Public Release: 

Hepatitis A hospitalization rate declines in US

Wiley

New research reports that the rate of hospitalization due to hepatitis A virus (HAV) infection has significantly declined in the U.S. from 2002 to 2011. Findings published in Hepatology, a journal of the American Association for the Study of Liver Diseases, show that older patients and those with chronic liver disease are most likely to be hospitalized for HAV. Vaccination of adults with chronic liver disease may prevent infection with hepatitis A and the need for hospitalization.

The World Health Organization (WHO) estimates that each year 1.4 million individuals worldwide are infected with HAV--a viral liver disease that is transmitted by ingesting contaminated food or water, or direct contact with someone infected with the virus. While cases of HAV infection have decreased by 90% in the U.S. over the past two decades, there are still about 2,000 new cases each year according to the Centers for Disease Control and Prevention (CDC).

The study led by Dr. Melissa Collier from the Division of Viral Hepatitis at the CDC in Atlanta, Georgia the present study examines trends in HAV-related hospitalizations in the U.S. Using the National Inpatient Survey discharge data, researchers identified patients hospitalized for primary hepatitis A in the U.S. between 2002 and 2011.

Results show that the rate of hospitalization for HAV infection as a principal diagnosis decreased from 0.72 to 0.29 per 100,000 cases during the study period. During the same time period the average age of hospitalized patients increased from 38 to 46 years, with the percentage of HAV-related hospitalizations covered by Medicare also increasing from 12% to 23%.

Additional analysis found an increase in accompanying diseases (comorbidities) that include liver disease, hypertension, heart disease, metabolic syndromes, and chronic kidney disease. The research team did not report any changes in the length of hospitalization or in-hospital deaths due to hepatitis A , though patients with liver disease required longer hospital stays.

This study found hospitalizations due to illness from hepatitis A have declined. However, this disease seems to be more troublesome for older patients and those with liver disease or other chronic conditions. The authors note that adult vaccination may help prevent hepatitis A and suggest that clinicians consider vaccinating patients in high risk groups.

The findings and conclusions in this report are those of the authors and do not necessarily represent the official position of the CDC.

###

This study is published in Hepatology. Media wishing to receive a PDF of this article may contact sciencenewsroom@wiley.com.

Full citation: "Hepatitis A Hospitalizations in the United States, 2002 - 2011." Melissa G. Collier, Xin Tong and Fujie Xu. Hepatology; (DOI: 10.1002/hep.27537)

URL: http://doi.wiley.com/10.1002/hep.27537

Author Contact: Media wishing to speak with Dr. Collier may contact the National Center for HIV/AIDS, Viral Hepatitis, STD, and TB Prevention at +1 404-639-8895 or at NCHHSTPMediaTeam@cdc.gov.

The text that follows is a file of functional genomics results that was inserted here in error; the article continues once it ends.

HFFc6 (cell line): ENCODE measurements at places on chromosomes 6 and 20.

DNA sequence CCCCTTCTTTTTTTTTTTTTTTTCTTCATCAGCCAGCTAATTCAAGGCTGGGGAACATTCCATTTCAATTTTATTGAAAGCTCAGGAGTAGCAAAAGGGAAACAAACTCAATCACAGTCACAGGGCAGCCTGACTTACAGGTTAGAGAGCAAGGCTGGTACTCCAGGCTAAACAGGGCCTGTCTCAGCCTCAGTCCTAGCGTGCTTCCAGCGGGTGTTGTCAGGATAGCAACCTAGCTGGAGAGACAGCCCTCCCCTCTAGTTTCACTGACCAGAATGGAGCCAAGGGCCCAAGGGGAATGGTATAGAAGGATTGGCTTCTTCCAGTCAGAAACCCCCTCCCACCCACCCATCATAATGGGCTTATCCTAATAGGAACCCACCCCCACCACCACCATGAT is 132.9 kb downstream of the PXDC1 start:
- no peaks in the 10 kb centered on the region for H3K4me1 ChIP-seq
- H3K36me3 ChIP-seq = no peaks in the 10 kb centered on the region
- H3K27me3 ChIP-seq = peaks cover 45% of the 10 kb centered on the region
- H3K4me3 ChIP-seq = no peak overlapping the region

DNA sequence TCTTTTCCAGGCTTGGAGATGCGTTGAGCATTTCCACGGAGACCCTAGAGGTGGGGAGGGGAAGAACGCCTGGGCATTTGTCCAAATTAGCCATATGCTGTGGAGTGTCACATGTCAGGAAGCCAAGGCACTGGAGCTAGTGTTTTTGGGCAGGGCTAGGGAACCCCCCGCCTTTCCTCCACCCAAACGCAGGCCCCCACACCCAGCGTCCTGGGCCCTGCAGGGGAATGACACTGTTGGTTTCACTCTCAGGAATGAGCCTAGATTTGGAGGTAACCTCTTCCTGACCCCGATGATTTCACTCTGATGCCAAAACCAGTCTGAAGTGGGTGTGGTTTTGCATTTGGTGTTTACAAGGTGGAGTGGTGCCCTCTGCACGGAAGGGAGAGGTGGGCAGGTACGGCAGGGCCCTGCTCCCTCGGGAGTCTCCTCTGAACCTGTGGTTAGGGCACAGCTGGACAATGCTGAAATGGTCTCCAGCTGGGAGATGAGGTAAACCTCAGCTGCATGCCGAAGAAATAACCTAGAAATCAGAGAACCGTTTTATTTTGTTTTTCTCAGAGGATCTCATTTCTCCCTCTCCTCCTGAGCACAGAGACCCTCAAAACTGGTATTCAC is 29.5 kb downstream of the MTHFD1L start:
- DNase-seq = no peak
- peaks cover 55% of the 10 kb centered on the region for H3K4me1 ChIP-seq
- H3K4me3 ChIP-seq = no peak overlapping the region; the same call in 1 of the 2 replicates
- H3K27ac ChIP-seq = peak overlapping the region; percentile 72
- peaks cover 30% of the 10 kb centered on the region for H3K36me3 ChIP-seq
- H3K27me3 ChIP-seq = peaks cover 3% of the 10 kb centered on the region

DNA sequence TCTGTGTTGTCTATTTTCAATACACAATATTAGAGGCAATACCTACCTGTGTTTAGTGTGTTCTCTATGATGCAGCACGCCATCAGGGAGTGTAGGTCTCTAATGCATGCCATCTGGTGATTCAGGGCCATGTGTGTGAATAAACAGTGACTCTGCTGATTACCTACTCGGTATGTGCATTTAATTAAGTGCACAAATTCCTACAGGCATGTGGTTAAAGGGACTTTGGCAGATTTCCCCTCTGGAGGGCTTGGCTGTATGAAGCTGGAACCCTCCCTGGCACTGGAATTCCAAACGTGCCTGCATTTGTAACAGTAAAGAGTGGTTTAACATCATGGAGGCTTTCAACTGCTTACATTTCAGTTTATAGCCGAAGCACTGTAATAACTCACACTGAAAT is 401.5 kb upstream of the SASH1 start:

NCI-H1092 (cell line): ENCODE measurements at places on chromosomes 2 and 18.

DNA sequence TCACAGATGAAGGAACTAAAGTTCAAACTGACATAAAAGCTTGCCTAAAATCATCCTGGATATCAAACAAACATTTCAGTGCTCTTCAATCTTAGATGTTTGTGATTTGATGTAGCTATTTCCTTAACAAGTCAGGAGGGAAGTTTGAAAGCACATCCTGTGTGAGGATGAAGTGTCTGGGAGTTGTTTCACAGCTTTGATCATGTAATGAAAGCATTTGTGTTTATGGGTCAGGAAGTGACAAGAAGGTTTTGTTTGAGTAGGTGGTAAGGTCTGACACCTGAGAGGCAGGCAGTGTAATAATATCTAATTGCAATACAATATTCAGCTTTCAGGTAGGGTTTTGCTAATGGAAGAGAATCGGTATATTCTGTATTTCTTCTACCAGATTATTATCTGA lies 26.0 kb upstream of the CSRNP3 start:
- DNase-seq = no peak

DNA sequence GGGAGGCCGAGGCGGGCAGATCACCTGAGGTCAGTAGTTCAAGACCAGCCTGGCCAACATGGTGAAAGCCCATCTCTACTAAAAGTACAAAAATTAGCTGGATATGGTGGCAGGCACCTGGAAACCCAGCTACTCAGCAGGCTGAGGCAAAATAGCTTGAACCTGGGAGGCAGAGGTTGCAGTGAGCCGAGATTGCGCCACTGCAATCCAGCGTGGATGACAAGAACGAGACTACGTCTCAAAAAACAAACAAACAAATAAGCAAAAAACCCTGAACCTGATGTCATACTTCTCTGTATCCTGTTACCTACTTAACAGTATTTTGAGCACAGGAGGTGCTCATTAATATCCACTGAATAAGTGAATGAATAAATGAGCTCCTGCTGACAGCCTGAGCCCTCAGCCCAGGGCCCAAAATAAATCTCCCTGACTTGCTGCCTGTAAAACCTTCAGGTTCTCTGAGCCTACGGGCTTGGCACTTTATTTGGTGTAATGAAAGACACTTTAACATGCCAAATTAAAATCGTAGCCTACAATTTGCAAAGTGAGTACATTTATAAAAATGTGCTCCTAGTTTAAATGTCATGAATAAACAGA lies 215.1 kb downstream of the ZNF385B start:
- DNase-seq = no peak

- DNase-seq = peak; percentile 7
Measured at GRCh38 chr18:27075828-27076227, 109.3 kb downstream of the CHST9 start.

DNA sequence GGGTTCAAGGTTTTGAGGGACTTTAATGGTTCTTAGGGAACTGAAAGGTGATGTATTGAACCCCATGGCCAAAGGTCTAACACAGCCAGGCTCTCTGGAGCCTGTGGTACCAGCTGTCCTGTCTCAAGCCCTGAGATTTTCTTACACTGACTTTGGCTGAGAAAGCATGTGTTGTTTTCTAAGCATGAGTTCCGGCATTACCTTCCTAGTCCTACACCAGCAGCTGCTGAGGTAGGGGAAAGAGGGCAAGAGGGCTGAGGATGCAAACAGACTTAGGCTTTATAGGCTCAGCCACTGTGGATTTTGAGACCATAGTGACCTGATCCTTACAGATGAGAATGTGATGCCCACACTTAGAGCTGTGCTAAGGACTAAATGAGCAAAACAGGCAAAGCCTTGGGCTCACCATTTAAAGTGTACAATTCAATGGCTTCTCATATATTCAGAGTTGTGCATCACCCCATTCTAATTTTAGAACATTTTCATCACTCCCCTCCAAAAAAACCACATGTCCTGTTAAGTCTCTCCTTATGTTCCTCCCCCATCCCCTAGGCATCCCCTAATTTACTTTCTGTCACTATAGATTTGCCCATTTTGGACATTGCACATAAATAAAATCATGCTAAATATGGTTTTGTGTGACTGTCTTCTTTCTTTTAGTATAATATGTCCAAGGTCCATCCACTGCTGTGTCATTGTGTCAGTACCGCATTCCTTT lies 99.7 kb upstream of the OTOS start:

Media Advisory

The Liver Meeting® 2014

Founded in 1950, AASLD is the leading organization of scientists and healthcare professionals committed to preventing and curing liver disease. AASLD has grown into an international society responsible for all aspects of hepatology, and the annual meeting attracts 10,000 physicians, surgeons, researchers, and allied health professionals from around the world. The Liver Meeting® is the premier meeting in the science and practice of hepatology, including the latest findings on new drugs, novel treatments, and the results from pilot and multicenter studies. When: November 7 - 11, 2014

Where: Hynes Convention Center in Boston, Massachusetts

Contact: Please go to https://www.xpressreg.net/register/asld114/media/reginfo.asp to obtain a press pass for this event.

About the Journal

Hepatology is the premier publication in the field of liver disease, publishing original, peer-reviewed articles concerning all aspects of liver structure, function and disease. Each month, the distinguished Editorial Board monitors and selects only the best articles on subjects such as immunology, chronic hepatitis, viral hepatitis, cirrhosis, genetic and metabolic liver diseases and their complications, liver cancer, and drug metabolism. Hepatology is published on is published by Wiley on behalf of the American Association for the Study of Liver Diseases (AASLD). For more information, please visit http://wileyonlinelibrary.com/journal/hep.

About Wiley

Wiley is a global provider of content-enabled solutions that improve outcomes in research, education, and professional practice. Our core businesses produce scientific, technical, medical, and scholarly journals, reference works, books, database services, and advertising; professional books, subscription products, certification and training services and online applications; and education content and services including integrated online teaching and learning resources for undergraduate and graduate students and lifelong learners.

Founded in 1807, John Wiley & Sons, Inc. (NYSE: JWa, JWb), has been a valued source of information and understanding for more than 200 years, helping people around the world meet their needs and fulfill their aspirations. Wiley and its acquired companies have published the works of more than 450 Nobel laureates in all categories: Literature, Economics, Physiology or Medicine, Physics, Chemistry, and Peace. Wiley's global headquarters are located in Hoboken, New Jersey, with operations in the U.S., Europe, Asia, Canada, and Australia. The Company's website can be accessed at http://www.wiley.com.

Disclaimer: AAAS and EurekAlert! are not responsible for the accuracy of news releases posted to EurekAlert! by contributing institutions or for the use of any information through the EurekAlert system.